| Results|| |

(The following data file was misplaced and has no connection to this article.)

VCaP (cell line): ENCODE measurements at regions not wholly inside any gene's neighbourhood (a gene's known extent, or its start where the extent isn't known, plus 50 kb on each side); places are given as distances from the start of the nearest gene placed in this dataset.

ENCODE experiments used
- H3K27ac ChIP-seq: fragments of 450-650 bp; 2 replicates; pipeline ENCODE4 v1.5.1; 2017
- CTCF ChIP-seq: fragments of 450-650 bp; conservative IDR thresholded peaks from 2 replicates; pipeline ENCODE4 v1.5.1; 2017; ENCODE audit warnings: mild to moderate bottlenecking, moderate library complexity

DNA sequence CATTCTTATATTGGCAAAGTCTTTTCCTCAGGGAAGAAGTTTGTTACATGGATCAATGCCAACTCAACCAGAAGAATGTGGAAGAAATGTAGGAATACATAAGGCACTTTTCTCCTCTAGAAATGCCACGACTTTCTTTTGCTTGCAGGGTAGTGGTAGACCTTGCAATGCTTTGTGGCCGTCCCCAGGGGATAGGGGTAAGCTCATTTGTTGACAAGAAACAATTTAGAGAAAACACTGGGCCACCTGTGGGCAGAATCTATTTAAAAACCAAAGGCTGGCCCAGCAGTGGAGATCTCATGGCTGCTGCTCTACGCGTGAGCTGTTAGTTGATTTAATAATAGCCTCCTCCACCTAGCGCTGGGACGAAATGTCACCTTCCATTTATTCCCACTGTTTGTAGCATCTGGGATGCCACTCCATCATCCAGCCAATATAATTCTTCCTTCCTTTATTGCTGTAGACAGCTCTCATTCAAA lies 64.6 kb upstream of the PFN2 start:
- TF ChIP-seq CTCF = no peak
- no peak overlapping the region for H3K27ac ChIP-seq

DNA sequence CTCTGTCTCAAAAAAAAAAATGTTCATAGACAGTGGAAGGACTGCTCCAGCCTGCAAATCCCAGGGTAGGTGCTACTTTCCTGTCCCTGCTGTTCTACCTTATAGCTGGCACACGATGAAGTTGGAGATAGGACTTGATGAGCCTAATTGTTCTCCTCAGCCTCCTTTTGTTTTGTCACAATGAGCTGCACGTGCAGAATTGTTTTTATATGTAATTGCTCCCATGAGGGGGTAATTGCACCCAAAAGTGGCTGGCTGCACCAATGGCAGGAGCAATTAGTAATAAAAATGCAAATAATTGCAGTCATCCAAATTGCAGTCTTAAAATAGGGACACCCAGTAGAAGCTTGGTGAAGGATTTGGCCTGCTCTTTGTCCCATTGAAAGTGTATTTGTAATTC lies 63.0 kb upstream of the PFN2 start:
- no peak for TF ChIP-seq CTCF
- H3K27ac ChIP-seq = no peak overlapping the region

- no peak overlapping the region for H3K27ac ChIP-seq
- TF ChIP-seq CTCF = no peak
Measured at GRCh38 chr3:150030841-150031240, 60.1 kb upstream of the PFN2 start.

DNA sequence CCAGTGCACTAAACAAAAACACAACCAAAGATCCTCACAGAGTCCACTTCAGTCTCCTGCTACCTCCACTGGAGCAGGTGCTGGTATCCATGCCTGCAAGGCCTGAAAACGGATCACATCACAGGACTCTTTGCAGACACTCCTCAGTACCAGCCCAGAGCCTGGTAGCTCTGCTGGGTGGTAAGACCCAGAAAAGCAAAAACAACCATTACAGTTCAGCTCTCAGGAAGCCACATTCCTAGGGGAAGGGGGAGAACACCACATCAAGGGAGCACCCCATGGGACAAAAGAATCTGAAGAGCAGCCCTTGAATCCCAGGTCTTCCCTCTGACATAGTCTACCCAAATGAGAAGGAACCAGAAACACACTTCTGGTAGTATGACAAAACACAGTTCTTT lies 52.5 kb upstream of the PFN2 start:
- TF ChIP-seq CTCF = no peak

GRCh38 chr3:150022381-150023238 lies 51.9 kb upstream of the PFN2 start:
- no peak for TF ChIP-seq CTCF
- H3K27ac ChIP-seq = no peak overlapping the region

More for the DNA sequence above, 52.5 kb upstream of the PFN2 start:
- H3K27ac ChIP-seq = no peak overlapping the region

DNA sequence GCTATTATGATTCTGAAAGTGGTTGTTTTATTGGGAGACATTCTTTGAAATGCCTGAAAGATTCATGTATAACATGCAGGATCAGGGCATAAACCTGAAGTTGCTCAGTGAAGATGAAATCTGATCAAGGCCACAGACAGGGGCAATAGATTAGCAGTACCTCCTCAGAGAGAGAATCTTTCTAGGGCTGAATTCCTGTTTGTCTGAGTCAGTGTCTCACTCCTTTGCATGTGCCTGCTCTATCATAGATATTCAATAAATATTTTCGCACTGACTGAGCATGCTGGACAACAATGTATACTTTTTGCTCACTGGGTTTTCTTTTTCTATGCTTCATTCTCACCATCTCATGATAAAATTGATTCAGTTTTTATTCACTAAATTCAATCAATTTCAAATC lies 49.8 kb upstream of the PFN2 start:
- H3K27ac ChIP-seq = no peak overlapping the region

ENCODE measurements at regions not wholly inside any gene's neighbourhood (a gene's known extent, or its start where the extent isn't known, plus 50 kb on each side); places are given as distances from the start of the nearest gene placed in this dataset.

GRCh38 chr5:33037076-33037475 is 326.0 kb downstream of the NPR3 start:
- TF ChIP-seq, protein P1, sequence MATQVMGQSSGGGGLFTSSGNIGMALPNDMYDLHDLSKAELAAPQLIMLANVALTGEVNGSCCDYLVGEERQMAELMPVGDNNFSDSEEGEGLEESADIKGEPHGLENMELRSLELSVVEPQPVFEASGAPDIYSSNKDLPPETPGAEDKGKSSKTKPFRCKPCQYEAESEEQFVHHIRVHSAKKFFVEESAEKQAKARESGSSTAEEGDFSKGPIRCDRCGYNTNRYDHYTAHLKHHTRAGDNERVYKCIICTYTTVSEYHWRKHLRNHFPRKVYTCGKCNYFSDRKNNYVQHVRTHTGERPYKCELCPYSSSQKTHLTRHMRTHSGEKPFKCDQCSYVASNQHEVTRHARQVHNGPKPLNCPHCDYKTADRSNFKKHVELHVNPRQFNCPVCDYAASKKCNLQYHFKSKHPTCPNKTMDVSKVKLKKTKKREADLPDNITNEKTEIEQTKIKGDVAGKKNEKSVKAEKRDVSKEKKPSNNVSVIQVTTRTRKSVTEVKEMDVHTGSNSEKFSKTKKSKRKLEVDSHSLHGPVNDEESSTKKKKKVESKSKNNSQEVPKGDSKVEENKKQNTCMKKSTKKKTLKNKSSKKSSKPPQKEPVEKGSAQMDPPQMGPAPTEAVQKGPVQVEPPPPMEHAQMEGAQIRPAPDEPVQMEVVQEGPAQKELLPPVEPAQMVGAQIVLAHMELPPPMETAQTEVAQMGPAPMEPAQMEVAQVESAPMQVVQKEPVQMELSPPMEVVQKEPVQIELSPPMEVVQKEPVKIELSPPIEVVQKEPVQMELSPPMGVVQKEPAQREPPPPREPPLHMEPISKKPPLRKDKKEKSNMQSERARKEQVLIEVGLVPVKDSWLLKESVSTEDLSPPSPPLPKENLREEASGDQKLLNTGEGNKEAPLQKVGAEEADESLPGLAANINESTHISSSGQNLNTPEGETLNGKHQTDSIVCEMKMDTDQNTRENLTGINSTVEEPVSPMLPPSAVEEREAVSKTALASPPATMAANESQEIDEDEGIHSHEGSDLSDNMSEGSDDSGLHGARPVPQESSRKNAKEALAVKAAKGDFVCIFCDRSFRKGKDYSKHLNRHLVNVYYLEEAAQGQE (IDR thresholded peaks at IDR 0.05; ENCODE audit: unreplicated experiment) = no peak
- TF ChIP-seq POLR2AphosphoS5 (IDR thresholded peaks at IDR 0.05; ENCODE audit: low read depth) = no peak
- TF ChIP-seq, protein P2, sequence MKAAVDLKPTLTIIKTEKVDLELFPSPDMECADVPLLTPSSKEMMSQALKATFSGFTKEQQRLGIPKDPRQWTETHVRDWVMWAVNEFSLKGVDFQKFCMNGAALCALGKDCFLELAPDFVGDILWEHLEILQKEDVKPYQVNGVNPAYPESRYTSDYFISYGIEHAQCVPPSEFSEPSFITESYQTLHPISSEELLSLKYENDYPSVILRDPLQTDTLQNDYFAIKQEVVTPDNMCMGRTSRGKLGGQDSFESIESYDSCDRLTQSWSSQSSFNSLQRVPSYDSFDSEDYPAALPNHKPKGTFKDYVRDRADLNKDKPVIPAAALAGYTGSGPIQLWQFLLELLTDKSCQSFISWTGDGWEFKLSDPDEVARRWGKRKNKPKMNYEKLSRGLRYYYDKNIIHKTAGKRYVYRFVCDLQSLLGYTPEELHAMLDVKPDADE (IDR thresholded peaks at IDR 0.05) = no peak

Low and high dAGE foods included a total of 46 foods [Figure 1]. The mean ± SD of dAGE of 6 days’ low and high dAGE diets was 26179 ± 4327 mg/100 g and 49710 ± 5239 mg/100 g (P < 0.001). [Table 5] provides the description of low and high dAGE diets comprising typical culture specific meal choices with accompaniments. Low dAGE diets included foods prepared by processing /cooking methods such as steaming (e.g., idly) and boiling (e.g., rasam), whereas high dAGE diets had foods predominantly prepared by dry heat methods such as stir frying (e.g., vegetable fried rice), roasting (e.g., chicken) and deep frying (e.g., fish fry). In this study, AGE content of low dAGE foods ranged from 117 to 2433 mg/100 g, whereas that of high dAGE diets from 2467 to 7712 mg/100 g.